‘African Agricultural Capital’ ponders Rwandan market

A renown agricultural ‘venture capital’ firm said last week it was considering the Rwandan market if it is to realise its targets. Tom Adlam the chief executive of African Agricultural Capital (AAC) told delegates during the investment forum that, for his firm is to realise the ambitious target of reaching 200,000 small households in East Africa by 2015, each with an income benefit of at least $100 per annum, his firm has to consolidate the market in Rwanda.
Rwandan farmers are to benefit from the venture capital. (File Photo)
Rwandan farmers are to benefit from the venture capital. (File Photo)

A renown agricultural ‘venture capital’ firm said last week it was considering the Rwandan market if it is to realise its targets.

Tom Adlam the chief executive of African Agricultural Capital (AAC) told delegates during the investment forum that, for his firm is to realise the ambitious target of reaching 200,000 small households in East Africa by 2015, each with an income benefit of at least $100 per annum, his firm has to consolidate the market in Rwanda.

AAC is a leading agribusiness-focused investment manager in Africa that delivers positive financial returns to its investors through a process usually referred to as ‘venture capital.’

Venture Capital is basically a type of equity provided for an early-stage, high-potential growth company, with an interest of generating a return through an event such as an offering on a capital market. Venture capital investments are generally made in cash in exchange for shares in the invested company.

”AAC recognizes that the transition from subsistence agriculture to market oriented and high value commercial agriculture is critical for the survival and development of sustained economic opportunities for small farmers and agro-processors in Rwanda and the rest of East Africa,” Adlam told over 100 delegates at the Serena meet.

”We support our shareholders through the provision of affordable and flexible capital and has a high social and development impact on smallholder farmers and rural economies, thereby encouraging greater investment in the agriculture sector,” he added.

Adlam also said that in Rwanda and the East African region AAC is interested in providing affordable and flexible risk capital to enterprises which encourage agro-diversification and improve access to the market.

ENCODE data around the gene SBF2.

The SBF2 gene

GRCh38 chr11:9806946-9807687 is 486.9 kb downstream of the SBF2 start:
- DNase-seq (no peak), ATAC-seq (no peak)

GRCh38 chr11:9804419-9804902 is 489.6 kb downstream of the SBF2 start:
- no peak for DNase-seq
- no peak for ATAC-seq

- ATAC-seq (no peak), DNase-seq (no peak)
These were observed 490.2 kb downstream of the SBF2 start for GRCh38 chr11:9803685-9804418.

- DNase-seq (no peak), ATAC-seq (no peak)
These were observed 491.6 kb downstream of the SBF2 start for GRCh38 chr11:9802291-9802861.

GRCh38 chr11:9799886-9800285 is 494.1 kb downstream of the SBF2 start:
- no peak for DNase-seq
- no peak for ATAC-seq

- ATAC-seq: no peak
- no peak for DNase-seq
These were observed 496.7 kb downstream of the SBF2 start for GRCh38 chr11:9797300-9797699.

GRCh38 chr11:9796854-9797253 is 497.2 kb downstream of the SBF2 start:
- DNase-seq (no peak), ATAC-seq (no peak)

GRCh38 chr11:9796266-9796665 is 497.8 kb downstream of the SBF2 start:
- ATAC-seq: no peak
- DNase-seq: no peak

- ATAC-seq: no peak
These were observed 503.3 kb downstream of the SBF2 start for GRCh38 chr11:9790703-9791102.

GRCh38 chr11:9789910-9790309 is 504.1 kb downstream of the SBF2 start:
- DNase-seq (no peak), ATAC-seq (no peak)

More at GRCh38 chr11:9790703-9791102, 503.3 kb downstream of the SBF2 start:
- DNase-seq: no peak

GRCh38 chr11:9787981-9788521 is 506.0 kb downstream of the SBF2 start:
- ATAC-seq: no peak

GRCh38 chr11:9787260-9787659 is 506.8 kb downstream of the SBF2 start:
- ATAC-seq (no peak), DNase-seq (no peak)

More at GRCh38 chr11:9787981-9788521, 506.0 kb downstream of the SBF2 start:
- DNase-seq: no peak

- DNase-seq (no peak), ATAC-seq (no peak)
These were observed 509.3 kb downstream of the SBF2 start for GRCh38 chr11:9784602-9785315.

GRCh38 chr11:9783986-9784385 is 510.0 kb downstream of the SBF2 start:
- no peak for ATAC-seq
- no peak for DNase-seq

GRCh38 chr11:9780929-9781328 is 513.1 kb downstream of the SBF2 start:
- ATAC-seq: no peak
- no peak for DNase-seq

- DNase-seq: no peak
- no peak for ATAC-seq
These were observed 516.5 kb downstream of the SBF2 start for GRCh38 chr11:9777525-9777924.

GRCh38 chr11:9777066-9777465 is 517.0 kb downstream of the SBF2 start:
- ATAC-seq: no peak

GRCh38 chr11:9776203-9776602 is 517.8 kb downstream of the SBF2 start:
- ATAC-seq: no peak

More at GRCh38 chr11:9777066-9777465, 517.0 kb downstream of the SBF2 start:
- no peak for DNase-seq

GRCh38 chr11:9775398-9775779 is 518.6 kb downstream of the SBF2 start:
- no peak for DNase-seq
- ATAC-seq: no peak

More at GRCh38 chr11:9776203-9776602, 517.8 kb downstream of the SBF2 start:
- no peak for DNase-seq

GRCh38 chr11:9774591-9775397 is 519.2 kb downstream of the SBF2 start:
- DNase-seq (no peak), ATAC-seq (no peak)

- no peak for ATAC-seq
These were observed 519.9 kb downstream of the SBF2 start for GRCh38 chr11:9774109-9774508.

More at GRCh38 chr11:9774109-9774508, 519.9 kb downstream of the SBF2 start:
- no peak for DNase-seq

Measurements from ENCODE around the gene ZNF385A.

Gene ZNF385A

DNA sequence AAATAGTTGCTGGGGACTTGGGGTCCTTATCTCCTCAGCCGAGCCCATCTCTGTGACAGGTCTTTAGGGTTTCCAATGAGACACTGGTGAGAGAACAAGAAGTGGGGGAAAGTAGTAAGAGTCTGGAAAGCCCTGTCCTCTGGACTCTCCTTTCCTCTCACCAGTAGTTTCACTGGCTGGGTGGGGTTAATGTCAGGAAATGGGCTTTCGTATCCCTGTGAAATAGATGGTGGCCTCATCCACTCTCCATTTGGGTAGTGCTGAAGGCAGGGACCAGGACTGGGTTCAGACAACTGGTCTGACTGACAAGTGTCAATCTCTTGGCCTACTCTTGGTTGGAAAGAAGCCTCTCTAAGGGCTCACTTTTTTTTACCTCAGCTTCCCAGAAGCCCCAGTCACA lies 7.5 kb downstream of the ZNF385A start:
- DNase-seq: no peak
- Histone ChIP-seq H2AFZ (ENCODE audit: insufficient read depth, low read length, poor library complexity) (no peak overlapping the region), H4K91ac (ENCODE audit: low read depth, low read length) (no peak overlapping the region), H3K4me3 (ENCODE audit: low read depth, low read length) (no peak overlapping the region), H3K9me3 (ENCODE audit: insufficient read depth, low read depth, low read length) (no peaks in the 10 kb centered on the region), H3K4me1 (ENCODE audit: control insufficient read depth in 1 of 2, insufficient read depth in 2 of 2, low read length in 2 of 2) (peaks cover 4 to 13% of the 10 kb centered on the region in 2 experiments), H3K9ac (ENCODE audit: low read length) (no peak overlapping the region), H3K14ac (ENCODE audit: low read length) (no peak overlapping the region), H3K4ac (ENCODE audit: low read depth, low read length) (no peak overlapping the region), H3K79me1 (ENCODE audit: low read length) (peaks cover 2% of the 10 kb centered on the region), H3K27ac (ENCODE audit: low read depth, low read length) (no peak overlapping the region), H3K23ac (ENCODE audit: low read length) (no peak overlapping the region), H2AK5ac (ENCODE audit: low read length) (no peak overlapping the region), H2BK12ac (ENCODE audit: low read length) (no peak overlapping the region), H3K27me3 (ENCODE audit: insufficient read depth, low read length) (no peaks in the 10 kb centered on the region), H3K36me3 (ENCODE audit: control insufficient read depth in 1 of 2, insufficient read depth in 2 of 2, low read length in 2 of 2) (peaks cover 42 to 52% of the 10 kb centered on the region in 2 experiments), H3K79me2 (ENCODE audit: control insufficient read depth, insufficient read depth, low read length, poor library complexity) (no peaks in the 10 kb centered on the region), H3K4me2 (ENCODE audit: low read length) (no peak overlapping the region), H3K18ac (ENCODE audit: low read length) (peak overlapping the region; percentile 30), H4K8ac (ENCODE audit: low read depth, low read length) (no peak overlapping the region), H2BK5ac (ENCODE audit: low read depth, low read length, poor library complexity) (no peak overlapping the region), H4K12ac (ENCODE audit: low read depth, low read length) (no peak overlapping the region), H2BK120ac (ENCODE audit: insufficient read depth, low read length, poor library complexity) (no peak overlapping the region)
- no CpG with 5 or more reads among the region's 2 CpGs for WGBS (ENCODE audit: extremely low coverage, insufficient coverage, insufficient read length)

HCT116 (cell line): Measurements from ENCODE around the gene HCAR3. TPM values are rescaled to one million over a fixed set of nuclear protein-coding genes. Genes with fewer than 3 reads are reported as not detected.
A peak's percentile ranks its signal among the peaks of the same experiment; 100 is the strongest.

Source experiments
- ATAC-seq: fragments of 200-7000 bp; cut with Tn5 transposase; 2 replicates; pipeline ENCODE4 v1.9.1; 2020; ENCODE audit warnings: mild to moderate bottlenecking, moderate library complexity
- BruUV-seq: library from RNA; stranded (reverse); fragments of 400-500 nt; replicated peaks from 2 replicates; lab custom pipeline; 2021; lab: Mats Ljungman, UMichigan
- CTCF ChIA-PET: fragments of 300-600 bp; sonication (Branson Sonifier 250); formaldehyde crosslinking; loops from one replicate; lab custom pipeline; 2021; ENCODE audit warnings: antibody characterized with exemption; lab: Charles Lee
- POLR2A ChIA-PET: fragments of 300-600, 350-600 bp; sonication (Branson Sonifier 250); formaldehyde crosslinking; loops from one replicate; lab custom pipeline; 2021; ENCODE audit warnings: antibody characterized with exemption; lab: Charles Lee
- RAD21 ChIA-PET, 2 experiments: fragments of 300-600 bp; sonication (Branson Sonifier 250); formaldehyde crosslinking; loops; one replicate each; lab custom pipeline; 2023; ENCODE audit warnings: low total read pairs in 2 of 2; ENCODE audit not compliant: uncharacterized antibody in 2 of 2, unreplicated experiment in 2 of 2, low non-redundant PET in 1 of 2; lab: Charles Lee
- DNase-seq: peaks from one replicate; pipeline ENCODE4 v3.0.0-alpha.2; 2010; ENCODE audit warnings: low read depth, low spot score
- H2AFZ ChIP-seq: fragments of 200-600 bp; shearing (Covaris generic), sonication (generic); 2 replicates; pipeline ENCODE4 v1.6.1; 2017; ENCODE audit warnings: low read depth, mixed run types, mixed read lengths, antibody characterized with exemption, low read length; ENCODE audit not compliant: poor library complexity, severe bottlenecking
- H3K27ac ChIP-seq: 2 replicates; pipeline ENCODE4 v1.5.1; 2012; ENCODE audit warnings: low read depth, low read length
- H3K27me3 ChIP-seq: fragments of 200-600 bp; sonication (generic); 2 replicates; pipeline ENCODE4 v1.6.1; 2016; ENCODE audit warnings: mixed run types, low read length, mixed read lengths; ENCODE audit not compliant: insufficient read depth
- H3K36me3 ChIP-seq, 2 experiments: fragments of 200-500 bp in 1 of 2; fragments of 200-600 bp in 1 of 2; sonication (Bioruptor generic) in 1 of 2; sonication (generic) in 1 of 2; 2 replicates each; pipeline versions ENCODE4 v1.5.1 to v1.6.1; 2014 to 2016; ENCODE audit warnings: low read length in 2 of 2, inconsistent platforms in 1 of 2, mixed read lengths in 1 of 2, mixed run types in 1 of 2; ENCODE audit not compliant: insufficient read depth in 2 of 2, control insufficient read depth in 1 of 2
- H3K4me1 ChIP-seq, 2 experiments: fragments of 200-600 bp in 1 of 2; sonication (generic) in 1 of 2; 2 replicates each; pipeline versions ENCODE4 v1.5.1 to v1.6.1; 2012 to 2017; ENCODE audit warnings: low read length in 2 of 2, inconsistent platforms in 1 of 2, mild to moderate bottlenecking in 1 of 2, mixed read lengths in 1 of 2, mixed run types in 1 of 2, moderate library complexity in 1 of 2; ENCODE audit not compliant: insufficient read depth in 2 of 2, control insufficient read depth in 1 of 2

The company has set up an ‘African Seed Investment Fund’ with an objective of providing affordable and flexible risk capital to seed companies operating in Ethiopia, Kenya, Malawi, Mozambique, Rwanda, Tanzania, Uganda and Zambia.

The fund according to Adlam is also tasked with the provision of a business development support to build healthy long term viable businesses able to attract additional capital to the seed sector.

” We expect to earn a minimum gross return of 12 percent per annum on funds invested and also mobilize increased investment capital of at least an additional $5 million into the East African agricultural sector through partnerships  with other investor,” Adlam said.

Rwanda’s economy is heavily agro-based. While the country’s economic growth declined significantly, from 11.2 percent in 2008, to 5.5 percent in 2009, owing to the global economic recession, the agriculture well performed well with a growth of 10.4 percent.

This according to the National Bank of Rwanda was boosted by favorable weather conditions and government’s green revolution program implemented in the same year.

The country increased its investment in agriculture by 30 percent from 2007 to 2009 and recently reported that its agricultural production was up 15 percent.

“Given the growing levels of food insecurity and reduced margins for the African farmers, farmers must be given opportunities to diversify and increase their income levels. This is pivotal to the poverty reduction strategies of all countries in Sub-Saharan Africa,” Adlam said.

AAC is already fully operational in Kenya, Uganda and Tanzania. In Kenya the supports provides hybrid maize seed, integrated pest management and exports for organic vegetable markets. In Uganda it supports poultry and feeds, maize and rice seeds and a regional market for honey.

The average deal size for any potential investor according to Adlam, is worth about $500,000 with expected gross of return on current portfolio of 10 percent.

About 12 investment project were showcased at Serena, during the investment forum with was co-hosted with the Commonwealth Business Council.

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